1. Brush up your Orientation Programme:
It is crucial your new employee gets a sense of professionalism, and belonging, on their very first day at the office. Do not keep them waiting in the lobby while the receptionist figures out the nitty gritty, or have them sitting idle most of the day, without a clue about where they should be channeling their energy.
Have things in place for when they join. For starters, ensure they do not turn up on the day their manager/immediate superior isn’t in office or is busy with another project. Organize an HR briefing, informing them of what is expected from them as an employee, and how you can help them as an organization to grow their career graph.
2. Encourage interactions:
The first few days of your new hire are amongst the most crucial. It is during this time, they are excitedly sharing the details on their new job with their peers, so make sure you give them something worth talking about.
– Ensure you strategically arrange for your new hire to meet the colleagues in office.
– If you have multiple people joining in, organize a little introduction ceremony, where new hires could bond with each other, along with teams they’d be working with.
– Set an example of how things works around in the office culture-wise, by being professional, and encouraging the same out of the people around you. For instance: Don’t lose your cool over something that could be solved with a two-way, one-on-one conversation.
3. Value your Employee:
The most important factor that drives individuals to perform better is recognition of the efforts they put in everyday, and appreciation regarding the same.
– Make it a point to notice the employees that put in substantial amount of hard work, deliver consistent performance, and are eager to do better.
– Remember the names of the people who work with you.
– Be mindful of their bandwidth, and keep in mind that the work they are assigned is in sync with their qualifications.
– Spare a few minutes of your time weekly, to stay updated on what they are up to, and if they have any ideas for implementation. This could be done over e-mail or in person.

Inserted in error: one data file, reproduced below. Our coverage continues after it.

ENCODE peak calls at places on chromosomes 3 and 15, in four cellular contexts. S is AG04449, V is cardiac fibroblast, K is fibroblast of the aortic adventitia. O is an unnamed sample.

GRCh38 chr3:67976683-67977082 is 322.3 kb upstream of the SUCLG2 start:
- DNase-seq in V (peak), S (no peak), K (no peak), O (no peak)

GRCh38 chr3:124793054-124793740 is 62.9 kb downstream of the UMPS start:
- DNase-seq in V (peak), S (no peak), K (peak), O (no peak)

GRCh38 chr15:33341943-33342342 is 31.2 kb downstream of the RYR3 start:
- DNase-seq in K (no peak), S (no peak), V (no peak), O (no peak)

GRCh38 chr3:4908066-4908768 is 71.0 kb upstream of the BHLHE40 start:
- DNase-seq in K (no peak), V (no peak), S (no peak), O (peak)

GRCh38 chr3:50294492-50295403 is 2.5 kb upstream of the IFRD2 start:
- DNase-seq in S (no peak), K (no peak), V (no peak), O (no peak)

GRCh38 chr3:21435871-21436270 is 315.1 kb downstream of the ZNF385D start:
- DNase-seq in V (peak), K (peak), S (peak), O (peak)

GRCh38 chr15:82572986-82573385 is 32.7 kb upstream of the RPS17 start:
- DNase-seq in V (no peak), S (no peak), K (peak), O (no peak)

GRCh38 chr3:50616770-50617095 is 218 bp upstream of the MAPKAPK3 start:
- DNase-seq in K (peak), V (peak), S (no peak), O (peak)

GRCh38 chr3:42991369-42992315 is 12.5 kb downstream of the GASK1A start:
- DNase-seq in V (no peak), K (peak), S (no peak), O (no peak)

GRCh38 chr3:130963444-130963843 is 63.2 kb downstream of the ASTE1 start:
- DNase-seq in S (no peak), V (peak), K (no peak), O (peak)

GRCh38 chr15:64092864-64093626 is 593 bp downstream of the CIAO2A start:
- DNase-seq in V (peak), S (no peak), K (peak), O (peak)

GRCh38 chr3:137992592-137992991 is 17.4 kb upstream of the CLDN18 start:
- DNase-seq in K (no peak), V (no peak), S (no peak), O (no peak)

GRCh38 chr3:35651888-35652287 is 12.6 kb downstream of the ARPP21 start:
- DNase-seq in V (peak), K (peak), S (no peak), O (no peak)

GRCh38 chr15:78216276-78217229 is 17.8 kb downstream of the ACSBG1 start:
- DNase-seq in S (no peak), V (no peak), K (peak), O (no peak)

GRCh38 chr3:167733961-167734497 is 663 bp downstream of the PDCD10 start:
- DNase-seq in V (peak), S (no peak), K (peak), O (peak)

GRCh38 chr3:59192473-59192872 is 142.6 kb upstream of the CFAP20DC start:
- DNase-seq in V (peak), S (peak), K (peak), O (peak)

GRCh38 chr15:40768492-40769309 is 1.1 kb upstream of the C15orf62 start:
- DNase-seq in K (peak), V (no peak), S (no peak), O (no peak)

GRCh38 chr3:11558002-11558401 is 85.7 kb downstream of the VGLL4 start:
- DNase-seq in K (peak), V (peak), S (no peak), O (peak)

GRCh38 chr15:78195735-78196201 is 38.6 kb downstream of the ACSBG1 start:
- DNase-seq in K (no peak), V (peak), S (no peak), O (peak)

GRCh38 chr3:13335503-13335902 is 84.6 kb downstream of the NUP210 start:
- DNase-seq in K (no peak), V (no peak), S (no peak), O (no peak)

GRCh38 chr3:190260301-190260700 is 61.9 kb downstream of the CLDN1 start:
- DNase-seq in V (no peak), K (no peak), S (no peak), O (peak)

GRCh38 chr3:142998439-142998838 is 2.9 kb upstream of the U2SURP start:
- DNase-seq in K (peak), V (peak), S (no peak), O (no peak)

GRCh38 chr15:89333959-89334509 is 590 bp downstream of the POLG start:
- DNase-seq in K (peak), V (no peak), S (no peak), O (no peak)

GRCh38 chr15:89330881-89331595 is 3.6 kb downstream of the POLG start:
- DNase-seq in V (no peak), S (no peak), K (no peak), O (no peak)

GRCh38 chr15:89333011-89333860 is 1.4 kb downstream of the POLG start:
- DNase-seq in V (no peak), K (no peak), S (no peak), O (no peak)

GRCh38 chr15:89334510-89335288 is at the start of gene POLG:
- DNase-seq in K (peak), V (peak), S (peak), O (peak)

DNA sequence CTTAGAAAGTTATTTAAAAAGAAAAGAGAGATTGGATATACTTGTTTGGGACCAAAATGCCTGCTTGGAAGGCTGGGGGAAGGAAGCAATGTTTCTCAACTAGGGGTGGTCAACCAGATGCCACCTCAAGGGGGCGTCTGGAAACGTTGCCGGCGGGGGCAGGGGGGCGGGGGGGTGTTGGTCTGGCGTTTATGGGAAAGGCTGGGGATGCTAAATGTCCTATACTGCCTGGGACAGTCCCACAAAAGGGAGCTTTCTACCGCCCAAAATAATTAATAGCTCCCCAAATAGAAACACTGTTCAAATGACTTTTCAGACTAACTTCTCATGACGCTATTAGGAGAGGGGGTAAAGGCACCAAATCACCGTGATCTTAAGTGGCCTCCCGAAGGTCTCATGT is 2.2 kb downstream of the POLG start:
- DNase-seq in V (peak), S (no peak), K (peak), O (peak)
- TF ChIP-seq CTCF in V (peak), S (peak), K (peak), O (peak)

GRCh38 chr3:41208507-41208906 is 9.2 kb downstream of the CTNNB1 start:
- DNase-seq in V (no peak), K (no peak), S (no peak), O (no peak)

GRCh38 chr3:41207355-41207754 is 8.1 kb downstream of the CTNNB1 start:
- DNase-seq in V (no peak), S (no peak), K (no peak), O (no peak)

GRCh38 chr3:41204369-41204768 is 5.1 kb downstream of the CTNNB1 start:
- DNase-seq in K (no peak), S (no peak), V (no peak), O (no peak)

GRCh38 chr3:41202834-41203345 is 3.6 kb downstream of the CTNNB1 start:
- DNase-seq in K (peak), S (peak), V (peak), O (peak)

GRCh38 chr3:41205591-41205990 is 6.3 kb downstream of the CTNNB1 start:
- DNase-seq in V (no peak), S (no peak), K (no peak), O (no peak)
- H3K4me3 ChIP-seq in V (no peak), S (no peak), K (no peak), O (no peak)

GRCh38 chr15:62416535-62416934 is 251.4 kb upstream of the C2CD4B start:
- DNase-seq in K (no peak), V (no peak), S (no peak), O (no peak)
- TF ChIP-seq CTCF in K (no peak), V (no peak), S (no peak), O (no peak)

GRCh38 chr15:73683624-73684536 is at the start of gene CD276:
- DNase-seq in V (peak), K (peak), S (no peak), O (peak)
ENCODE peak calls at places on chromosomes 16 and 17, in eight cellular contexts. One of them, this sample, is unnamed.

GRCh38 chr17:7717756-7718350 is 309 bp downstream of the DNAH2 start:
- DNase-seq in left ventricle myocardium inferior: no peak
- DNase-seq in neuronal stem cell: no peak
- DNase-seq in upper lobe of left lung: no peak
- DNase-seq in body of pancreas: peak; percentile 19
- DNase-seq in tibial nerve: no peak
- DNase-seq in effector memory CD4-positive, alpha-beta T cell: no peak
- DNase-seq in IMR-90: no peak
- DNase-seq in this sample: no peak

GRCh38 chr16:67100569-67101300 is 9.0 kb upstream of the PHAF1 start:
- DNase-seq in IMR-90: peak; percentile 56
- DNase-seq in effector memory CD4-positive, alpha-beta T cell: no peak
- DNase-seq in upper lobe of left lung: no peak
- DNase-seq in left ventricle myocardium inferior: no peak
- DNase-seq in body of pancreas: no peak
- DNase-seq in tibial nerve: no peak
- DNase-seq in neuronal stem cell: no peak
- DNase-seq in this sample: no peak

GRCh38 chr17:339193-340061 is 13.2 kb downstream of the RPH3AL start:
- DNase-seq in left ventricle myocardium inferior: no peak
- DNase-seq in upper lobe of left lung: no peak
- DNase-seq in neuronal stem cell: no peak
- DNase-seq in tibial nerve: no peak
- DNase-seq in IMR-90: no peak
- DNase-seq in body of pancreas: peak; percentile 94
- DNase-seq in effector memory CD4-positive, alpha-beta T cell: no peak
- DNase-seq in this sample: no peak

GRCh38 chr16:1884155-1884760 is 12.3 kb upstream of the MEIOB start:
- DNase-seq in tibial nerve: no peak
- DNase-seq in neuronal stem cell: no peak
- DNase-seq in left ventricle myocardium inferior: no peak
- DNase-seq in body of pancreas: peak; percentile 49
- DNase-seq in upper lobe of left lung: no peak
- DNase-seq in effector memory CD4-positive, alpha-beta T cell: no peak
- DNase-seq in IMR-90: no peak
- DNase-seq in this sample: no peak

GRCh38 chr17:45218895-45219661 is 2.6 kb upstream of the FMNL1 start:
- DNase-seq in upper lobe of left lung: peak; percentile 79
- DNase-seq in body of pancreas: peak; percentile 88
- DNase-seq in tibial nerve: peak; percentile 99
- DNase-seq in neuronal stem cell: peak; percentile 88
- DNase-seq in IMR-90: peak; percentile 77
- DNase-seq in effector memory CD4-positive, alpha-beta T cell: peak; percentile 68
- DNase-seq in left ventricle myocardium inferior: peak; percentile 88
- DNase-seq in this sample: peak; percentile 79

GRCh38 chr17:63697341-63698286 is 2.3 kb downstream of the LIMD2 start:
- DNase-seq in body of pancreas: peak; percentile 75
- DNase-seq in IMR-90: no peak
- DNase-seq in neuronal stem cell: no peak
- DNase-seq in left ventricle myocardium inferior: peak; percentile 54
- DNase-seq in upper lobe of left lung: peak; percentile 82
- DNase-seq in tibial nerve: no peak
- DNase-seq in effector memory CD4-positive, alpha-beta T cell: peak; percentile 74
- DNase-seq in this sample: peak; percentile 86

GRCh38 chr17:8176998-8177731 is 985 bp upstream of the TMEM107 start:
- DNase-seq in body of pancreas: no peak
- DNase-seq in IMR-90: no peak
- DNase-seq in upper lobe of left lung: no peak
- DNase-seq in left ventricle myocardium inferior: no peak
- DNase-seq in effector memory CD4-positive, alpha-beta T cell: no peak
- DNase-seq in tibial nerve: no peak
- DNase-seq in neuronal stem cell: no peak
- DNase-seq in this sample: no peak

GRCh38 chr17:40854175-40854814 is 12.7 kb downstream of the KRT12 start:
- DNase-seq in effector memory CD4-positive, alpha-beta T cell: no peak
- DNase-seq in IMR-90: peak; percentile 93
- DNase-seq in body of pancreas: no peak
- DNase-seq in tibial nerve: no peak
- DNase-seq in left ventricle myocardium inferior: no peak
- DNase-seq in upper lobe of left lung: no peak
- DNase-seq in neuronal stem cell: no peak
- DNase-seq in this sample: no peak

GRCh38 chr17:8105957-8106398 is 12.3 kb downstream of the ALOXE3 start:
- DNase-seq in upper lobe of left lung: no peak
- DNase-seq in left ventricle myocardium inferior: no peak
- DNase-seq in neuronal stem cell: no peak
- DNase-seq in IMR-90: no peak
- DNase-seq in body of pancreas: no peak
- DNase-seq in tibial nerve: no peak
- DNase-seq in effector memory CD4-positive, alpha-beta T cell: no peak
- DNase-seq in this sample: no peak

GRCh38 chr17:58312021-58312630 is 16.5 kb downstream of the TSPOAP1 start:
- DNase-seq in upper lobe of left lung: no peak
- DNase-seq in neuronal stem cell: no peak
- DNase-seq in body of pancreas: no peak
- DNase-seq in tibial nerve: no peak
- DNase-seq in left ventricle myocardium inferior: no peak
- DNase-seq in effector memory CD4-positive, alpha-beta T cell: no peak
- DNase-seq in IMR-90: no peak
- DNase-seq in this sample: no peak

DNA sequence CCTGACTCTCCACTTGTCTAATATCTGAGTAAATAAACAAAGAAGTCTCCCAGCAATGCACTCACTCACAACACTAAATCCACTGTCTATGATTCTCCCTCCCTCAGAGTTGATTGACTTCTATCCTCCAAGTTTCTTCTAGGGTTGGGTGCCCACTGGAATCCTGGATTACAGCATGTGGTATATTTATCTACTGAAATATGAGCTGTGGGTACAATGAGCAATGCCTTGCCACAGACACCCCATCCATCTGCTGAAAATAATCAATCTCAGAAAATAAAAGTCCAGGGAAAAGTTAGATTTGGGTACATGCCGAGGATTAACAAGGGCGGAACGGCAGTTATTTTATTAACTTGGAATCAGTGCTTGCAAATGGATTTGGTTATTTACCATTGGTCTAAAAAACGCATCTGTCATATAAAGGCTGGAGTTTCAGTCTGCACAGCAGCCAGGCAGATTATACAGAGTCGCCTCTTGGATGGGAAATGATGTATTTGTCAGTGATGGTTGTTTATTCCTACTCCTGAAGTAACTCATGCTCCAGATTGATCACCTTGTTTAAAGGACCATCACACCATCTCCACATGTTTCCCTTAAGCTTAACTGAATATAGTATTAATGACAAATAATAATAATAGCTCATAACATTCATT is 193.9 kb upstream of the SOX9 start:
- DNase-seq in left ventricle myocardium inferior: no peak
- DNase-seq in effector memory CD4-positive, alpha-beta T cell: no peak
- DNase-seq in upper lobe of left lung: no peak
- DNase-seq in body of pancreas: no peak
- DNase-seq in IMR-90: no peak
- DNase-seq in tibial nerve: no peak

4. Be a Team Player:
No body likes to be bossed around. Having employees that trust your judgement and understand thought process, are always better than employees who respect you out of fear and follow a ‘I-do-what-you-say’ strategy.
– Keep them in the loop and give your hire an opportunity to voice their opinion and be heard. Be respectful of their views and give them credit when they deserve it. This doesn’t mean you don’t correct them if they are wrong, or digressing – encourage, yet be firm when the need arises.
5. Stick to a Schedule:
Research suggests that one of the most important factors Indian look for in jobs is a good balance between work and family.
– Don’t wear them down with too much work load. Pushing their boundaries is okay, as long as you are aware of what they can handle.
– Understand and accommodate their schedule while at the same time ensuring the work given to them is taken care off in time.
6. Say ‘no’ to pointless meetings:
You cannot expect your employees to perform, when you’re taking up all the time there are supposed to spend performing.
– Do not waste the time of your employee. Schedule meetings that are quick and have a pre-planned agenda.
7. Offer generous perks:
Everybody likes a workplace that knows how to have fun. This could be anything, ranging from free team lunches to an extra day off. You don’t need to have a stellar office with designated nap-rooms, to appeal to your employees. An simple organized – well lit, airy, with appropriate amount of personal space – work-place that screams ‘productivity’ should be enough to motivate your new hire to strive for more.
Quarterly bonuses are also a good idea, if you are in the position to shell out some cash for the best-performers.
Your employees are the lifeline to your company. Without them it isn’t possible for your company to be a profitable and successful business. Hold on to them!